Saturday, September 6, 2008

Bhutto's Widower Wins Presidency

[caption id="" align="alignright" width="226" caption="Mr Zardari was thrust into centre stage by his wife's death"][/caption]

Asif Ali Zardari, the widower of former Prime Minister Benazir Bhutto, has won a sweeping victory in Pakistan's presidential election.

The election was called after Pervez Musharraf resigned rather than risk being impeached.

Mr Zardari faces severe economic problems and a rampant Islamist insurgency that are threatening Pakistan's stability.

During the voting a bomb killed at least 15 people near Peshawar city.

The president is elected by secret ballots in the national and four provincial assemblies.

Mr Zardari won 481 votes out of 702, far more than the 352 votes that would have guaranteed him victory, leaving his two rivals trailing far behind.

In Sindh province, Mr Zardari won all 65 votes. In North West Frontier Province (NWFP) he got 56 out of the 65 votes. In Balochistan province he won 59 of the 65 votes.

By contrast he only won 22 out of 65 seats in Punjab province, the heartland of former Prime Minister Nawaz Sharif's PML-N party.

The two daughters of Mr Zardari and Ms Bhutto hugged friends in delight in the gallery of the national assembly as the results became clear. Members of Mr Zardari's Pakistan People's Party (PPP) declared the result to be a "victory for democracy".


Mr Zardari was thrust into the centre of political power by the killing of Ms Bhutto last December after which he became head of the PPP.

The BBC's Barbara Plett in Islamabad says that in recent months Mr Zardari has shown skill by forging a large coalition and using it to peacefully unseat President Musharraf.

Mr Zardari is one of Pakistan's most controversial politicians.

For years he has been hounded by allegations of massive corruption - although he has never been convicted.

Former Prime Minister Nawaz Sharif took his PML-N party out of the governing coalition last week, accusing Mr Zardari of breaking key promises.

Many in Pakistan fear the country is facing a return to an old-style politics of confrontation at a time when urgent action is needed to improve the economy and deal with a raging Islamist insurgency.

Juggling demands

Mr Zardari is seen as pro-Western and supportive of Washington's self-declared war on terror. He will have to juggle the demands of the United States, Pakistan's powerful army, and strong anti-American sentiment in the country.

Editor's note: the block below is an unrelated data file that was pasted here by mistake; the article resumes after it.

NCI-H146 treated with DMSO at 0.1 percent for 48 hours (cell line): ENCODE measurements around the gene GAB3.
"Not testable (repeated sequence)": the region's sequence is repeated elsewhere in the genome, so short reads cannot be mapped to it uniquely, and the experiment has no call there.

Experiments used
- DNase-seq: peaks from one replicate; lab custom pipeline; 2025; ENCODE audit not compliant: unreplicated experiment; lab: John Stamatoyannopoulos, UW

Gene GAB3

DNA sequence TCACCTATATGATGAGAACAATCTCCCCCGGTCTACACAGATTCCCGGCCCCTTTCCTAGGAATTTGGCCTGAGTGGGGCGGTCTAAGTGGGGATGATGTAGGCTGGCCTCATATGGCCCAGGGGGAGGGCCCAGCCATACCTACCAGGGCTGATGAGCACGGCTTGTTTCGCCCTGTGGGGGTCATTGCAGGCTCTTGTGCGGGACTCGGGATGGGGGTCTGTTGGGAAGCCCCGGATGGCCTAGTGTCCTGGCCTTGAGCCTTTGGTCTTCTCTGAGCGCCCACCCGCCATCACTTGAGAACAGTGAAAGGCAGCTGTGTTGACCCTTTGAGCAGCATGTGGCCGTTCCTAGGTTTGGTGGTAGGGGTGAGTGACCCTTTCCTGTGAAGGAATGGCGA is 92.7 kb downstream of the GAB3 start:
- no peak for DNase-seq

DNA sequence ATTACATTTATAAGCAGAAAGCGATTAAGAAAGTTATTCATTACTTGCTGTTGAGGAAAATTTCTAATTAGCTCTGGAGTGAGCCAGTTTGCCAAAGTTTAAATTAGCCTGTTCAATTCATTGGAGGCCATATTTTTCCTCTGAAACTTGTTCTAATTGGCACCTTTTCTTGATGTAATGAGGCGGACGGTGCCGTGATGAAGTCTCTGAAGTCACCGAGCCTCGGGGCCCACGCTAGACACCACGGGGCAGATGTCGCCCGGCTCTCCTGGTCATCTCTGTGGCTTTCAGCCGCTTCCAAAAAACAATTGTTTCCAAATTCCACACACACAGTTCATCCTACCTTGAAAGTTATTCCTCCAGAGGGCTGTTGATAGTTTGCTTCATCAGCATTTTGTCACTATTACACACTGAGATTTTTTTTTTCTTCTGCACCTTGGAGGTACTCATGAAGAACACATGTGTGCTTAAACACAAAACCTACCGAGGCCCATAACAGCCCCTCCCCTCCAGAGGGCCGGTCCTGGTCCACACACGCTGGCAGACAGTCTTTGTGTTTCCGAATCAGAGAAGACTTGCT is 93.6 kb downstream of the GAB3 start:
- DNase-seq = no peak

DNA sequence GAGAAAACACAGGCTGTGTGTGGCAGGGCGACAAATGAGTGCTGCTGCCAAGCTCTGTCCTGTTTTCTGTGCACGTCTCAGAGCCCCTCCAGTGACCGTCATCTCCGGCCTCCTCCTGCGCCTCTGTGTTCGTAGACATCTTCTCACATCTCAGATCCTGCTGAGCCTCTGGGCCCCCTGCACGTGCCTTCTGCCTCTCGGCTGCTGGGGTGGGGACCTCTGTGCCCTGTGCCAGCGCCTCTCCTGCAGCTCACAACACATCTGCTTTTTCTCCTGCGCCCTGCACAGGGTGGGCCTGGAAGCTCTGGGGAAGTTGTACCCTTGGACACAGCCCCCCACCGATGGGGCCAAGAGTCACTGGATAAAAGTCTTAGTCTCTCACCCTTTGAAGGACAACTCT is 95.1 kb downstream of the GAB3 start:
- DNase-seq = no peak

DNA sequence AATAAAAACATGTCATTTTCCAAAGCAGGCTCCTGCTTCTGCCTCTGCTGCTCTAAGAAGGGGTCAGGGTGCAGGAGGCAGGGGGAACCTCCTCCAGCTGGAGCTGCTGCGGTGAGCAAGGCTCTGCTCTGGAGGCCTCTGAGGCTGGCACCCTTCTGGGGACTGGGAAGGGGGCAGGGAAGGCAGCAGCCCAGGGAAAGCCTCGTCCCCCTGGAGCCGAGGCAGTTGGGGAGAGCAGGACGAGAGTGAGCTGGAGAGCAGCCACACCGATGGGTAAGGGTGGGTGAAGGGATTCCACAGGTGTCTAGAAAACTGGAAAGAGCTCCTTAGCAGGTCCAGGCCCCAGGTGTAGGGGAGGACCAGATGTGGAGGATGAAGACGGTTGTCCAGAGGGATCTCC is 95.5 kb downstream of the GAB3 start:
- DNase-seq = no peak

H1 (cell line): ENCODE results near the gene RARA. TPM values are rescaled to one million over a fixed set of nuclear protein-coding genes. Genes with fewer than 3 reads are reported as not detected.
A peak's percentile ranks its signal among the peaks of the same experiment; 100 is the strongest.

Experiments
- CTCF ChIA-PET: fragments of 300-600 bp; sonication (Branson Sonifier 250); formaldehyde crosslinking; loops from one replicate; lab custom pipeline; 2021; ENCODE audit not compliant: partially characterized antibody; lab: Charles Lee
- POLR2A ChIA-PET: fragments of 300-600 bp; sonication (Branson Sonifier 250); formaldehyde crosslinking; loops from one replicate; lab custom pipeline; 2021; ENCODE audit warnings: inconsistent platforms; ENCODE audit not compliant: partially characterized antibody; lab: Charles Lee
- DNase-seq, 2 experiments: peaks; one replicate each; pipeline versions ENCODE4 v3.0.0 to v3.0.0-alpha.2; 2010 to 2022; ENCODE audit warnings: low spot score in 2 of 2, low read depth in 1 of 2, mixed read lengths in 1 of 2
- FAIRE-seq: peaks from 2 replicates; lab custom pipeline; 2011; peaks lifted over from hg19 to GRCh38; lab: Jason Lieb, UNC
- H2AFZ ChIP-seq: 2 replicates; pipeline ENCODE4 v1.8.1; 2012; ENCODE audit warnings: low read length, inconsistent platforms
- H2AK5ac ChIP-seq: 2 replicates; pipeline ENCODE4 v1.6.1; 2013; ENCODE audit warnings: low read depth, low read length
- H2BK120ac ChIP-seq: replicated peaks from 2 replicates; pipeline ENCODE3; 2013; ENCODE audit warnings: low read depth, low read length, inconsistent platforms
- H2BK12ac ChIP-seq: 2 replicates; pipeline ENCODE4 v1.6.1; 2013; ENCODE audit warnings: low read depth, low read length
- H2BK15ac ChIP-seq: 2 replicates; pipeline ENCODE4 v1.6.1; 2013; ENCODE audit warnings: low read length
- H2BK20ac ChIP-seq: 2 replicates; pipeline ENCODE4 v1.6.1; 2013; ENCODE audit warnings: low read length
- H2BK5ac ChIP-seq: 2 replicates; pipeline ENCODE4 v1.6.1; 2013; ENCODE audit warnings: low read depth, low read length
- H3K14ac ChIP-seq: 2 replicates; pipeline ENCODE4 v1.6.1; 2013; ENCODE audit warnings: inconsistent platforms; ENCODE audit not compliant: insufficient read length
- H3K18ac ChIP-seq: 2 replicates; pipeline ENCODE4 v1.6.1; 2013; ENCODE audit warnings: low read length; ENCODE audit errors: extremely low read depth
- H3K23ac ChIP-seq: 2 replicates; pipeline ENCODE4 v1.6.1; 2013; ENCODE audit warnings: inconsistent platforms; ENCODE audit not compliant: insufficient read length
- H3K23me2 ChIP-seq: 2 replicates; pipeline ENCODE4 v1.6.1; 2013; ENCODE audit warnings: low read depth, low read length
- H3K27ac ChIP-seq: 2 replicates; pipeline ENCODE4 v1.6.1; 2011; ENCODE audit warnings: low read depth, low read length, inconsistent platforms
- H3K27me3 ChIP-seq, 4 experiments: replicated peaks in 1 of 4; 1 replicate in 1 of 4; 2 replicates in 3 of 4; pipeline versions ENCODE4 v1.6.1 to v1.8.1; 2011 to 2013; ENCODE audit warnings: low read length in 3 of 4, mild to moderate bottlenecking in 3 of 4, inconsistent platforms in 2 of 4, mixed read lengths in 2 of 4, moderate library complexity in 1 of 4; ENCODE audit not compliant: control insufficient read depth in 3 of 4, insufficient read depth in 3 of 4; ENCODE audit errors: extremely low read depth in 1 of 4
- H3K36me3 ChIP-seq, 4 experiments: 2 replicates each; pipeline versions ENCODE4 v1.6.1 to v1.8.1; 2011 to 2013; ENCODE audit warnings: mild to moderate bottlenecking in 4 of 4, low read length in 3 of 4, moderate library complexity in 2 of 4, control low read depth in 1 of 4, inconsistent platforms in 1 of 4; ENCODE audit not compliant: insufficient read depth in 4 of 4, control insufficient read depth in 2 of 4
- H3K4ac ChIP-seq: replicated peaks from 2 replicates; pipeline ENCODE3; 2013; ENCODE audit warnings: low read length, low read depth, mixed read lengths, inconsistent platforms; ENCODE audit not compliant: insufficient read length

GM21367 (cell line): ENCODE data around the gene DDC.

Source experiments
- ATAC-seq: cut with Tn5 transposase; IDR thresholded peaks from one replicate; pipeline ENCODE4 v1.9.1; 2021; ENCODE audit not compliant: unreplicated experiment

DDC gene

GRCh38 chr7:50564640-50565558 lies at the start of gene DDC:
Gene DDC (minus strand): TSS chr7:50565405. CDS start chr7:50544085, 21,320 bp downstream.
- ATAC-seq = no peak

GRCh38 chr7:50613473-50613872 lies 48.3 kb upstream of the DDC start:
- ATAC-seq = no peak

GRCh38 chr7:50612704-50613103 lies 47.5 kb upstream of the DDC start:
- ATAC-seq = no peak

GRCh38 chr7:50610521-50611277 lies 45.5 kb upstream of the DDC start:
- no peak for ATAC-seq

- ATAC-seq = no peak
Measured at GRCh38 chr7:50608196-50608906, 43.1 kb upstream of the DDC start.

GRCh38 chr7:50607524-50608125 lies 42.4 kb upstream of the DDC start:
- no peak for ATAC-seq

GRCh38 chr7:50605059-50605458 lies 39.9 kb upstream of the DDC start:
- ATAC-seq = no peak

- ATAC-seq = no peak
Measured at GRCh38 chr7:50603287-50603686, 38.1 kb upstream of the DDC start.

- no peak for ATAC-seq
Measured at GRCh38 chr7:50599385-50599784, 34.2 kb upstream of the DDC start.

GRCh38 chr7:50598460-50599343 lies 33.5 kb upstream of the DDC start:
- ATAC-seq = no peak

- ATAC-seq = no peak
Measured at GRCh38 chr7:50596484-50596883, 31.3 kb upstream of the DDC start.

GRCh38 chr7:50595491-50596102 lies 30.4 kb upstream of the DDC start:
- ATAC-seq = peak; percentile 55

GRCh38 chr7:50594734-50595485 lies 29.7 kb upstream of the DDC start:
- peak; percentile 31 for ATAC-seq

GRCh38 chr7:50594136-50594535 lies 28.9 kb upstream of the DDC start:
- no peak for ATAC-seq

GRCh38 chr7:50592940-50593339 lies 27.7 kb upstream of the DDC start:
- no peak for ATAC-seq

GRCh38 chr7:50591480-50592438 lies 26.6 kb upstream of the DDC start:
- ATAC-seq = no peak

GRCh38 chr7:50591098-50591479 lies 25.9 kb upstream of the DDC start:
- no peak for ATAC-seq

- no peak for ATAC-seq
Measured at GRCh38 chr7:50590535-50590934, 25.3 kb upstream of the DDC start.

[caption id="" align="alignright" width="226" caption="Nawaz Sharif's coalition with Mr Zardari did not last long "]Nawaz Sharifs coalition with Mr Zardari did not last long [/caption]

Our correspondent says Mr Musharraf tried to do that and failed. She adds that Pakistanis hope that Asif Zardari will have more success, but they see little in his past to encourage them.

The fortunes of the Bhutto-Zardari family have fluctuated dramatically.

Mr Zardari spent years in prison while Gen Musharraf ruled Pakistan. Benazir Bhutto was assassinated at an election rally in December. Her father, Zulfiqar Ali Bhutto, was hanged during the military dictatorship of President Ziaul Haq.

A further reminder of the dangers of public life in Pakistan came on Wednesday when gunmen attacked the motorcade of the prime minister. Two bullets hit his car, although he was not in it at the time officials say.

The other candidates for the presidency were Saeeduz Zaman Siddiqui, a former judge who had the backing of Mr Sharif, and Mushahid Hussain Sayed, who was nominated by the PML-Q party that supported Mr Musharraf.

In the Islamabad parliament, members of the upper house, the Senate, were due to vote first, followed by the lower house.

Pakistan's four provincial assemblies of Sindh, Punjab, Balochistan and the NWFP had a similar schedule.

However, voting in the NWFP capital, Peshawar, was delayed when a 5.6 magnitude earthquake hit the area and neighbouring Afghanistan, prompting deputies to flee the assembly building.

The provincial assemblies are given equal weighting with 65 votes each. In the three assemblies which do not have 65 deputies, the value of each deputy's vote is adjusted by a mathematical formula.

There is only one round of voting and whoever has most of the 702 votes wins.

Source: BBC

No comments:

Post a Comment